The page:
Despite TRS’s exceeding the assumed rate of return during both of these time frames, there is a strong expectation that external consultants who will perform the experience study in early 2018 will come back with a strong recommendation to lower the assumed rate of return for the fund from 8% to somewhere in the neighborhood of 7.5%. The result of such a move, in isolation, is to dramatically increase the unfunded liability of the fund on paper, which also increases the number of years required to fully fund the pension. Under the state’s definition of actuarial soundness, the funding window must be less than 30 years to consider the fund actuarially sound for purposes of increasing retiree benefits, such as by providing retirees with a cost of living adjustment (COLA).

Should TRS ultimately lower the assumed rate of return, it will be incumbent upon the agency, active and retired teachers, and those groups that represent them to impress upon the legislature the absolute necessity of increasing TRS funding to make up for the assumed loss of investment income. The amount of new funding needed to offset a decrease in the assumed rate from 8% to 7.5% will be approximately $800 million per biennium.

You can click the link here to view the full TRS Pensions document produced by TRS.

Teach the Vote’s Week in Review: Dec. 8, 2017

It’s a snowy edition of today’s education news wrap-up from ATPE Governmental Relations:


The State Board for Educator Certification (SBEC) is meeting today in Austin. ATPE Lobbyist Kate Kuhlmann is attending and testifying at today’s meeting, which had a delayed start on account of the overnight snowfall and concerns about road conditions in central Texas. The board today gave final approval of educator disciplinary rule changes implementing Senate Bill 7 as passed by the Texas Legislature earlier this year to address teacher misconduct. Also approved were standards tied to a new early childhood teaching certificate and a preliminary rule revision to clarify the continuing professional education requirements for teachers renewing their certificates. SBEC declined to act today on one board member’s request to consider loosening requirements for individuals to become certified as superintendents. ATPE and other educator groups testified in opposition to diluting the superintendent certification standards. Stay tuned to Teach the Vote on Monday for a more detailed summary of today’s SBEC meeting from Kuhlmann.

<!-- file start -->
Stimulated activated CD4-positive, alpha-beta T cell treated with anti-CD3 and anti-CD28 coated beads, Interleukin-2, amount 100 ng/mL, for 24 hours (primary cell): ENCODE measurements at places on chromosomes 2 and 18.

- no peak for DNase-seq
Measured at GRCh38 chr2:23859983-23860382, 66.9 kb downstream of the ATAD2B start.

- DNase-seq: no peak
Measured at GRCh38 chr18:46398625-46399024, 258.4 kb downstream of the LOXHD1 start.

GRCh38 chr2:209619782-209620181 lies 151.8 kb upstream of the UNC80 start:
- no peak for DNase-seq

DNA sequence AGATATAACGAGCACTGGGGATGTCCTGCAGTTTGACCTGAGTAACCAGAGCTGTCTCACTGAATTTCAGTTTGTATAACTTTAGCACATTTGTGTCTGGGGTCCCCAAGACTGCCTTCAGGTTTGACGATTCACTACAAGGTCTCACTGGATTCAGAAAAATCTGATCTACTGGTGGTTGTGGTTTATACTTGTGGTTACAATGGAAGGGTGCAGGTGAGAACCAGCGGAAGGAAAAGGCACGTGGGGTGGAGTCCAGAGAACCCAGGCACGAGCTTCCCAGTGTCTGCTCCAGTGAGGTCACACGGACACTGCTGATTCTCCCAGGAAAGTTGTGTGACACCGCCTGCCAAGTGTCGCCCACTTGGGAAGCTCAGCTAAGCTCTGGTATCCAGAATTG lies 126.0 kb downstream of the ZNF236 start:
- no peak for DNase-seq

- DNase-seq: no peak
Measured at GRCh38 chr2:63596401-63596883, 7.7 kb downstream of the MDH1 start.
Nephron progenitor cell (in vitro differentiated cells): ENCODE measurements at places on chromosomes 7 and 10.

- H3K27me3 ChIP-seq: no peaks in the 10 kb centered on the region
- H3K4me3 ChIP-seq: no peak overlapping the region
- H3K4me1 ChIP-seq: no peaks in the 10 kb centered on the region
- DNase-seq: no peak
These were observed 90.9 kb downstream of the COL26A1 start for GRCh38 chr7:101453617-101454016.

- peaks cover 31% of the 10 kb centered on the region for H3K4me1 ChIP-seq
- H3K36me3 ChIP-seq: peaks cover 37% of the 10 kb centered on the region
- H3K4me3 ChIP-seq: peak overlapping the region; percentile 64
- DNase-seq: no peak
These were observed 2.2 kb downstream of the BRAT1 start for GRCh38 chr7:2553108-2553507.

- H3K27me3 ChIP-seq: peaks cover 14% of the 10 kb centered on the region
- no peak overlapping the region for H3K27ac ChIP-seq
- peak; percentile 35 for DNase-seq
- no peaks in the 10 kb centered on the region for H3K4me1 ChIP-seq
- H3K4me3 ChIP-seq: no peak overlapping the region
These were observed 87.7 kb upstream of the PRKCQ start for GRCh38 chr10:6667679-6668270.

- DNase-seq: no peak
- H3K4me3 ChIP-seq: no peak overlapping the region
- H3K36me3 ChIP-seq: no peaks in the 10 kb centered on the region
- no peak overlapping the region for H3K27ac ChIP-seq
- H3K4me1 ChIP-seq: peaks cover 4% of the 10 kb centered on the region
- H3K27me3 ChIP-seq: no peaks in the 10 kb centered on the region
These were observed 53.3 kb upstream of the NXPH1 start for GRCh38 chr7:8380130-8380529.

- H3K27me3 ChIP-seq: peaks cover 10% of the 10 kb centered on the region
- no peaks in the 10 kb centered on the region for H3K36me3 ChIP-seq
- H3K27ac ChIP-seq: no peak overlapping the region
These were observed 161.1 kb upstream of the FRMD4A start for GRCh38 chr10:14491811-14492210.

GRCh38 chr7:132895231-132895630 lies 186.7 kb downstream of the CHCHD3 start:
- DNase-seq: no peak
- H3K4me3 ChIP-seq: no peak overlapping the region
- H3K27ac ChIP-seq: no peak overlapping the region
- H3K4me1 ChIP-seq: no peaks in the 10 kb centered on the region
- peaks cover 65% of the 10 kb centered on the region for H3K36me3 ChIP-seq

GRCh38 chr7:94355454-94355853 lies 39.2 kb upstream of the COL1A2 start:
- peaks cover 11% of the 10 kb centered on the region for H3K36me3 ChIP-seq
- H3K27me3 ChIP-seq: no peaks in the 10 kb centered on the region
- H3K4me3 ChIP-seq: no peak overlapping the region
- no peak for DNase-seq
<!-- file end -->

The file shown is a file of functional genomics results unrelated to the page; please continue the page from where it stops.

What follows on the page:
Voters participating in the Texas Republican Party primary in March 2018 will be asked to share their views about private school vouchers. ATPE Lobbyist Mark Wiggins has a look at 11 non-binding propositions approved by state GOP party leaders for placement on the March ballot. They include questions about property taxes and revenue caps, along with a proposed statement of support for funding vouchers for private or home schooling “without government constraints or intrusion.” Read more in the blog post here.


In case you missed it, ATPE has provided input to Texas’s congressional delegation on tax reform proposals still pending in Washington, DC this week. Read more about the proposals put forth by the U.S. House and Senate respectively and how they could impact educators in this blog post from ATPE Lobbyist Kate Kuhlmann.


Monday, Dec. 11, is the deadline for candidates to file for inclusion on the ballot in one of the state’s primary elections on March 6. ATPE will be updating our TeachtheVote.org website to include any newly filed candidates once the filing period closes. All candidates running for Governor, Lieutenant Governor, State House, State Senate, or State Board of Education (SBOE) are invited to participate in ATPE’s candidate survey and have their responses and additional information featured in individual candidate profiles on the website. Candidates must provide ATPE with a campaign email address in order to participate in the survey. Several candidates have already taken our survey and shared their views on public education issues with voters. We look forward to receiving additional responses as the election nears and hope you’ll check out and share our election resources on TeachtheVote.org.

 


 

Republican primary voters will face voucher question

Republican Party of Texas officials have placed a voucher question on the ballot that will go before GOP primary voters in 2018. The measure is among eleven ballot proposals announced this week by the 62-member State Republican Executive Committee (SREC) that will appear on the 2018 Republican primary ballot.

The question asks if “Texas families should be empowered to choose from public, private, charter, or homeschool options for their children’s education, using tax credits or exemptions without government constraints or intrusion.”